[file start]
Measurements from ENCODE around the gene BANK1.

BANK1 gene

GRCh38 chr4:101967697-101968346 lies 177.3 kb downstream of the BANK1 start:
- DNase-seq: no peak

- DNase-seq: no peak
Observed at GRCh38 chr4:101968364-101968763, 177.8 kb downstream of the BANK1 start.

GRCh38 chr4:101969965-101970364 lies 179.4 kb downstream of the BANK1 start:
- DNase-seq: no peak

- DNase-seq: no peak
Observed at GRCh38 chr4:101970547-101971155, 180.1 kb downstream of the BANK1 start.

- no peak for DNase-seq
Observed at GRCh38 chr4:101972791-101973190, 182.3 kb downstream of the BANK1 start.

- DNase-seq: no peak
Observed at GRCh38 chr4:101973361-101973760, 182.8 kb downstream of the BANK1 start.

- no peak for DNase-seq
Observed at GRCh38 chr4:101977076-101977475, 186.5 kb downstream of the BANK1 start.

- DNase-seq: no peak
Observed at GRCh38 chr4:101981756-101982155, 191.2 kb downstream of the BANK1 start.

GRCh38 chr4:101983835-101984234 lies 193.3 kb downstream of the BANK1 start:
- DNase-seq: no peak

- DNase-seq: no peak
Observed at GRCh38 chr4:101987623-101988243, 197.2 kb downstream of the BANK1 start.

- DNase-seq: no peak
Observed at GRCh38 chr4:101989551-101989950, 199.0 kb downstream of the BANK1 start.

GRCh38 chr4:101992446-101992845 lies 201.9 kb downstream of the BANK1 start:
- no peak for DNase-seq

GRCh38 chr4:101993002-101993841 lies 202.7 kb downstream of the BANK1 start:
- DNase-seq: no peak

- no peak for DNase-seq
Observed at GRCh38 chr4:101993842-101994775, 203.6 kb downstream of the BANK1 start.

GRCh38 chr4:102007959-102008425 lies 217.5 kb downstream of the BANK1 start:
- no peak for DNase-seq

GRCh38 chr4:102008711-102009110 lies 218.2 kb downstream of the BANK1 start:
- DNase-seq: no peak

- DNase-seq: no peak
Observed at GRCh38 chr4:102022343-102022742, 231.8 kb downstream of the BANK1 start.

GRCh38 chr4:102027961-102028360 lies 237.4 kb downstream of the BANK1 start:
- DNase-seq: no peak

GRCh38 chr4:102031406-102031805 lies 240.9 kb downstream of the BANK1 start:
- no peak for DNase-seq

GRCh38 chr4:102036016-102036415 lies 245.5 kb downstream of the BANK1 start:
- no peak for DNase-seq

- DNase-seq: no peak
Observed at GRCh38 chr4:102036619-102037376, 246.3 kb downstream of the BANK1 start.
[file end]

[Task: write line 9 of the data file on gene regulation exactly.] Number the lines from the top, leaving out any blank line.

- DNase-seq: no peak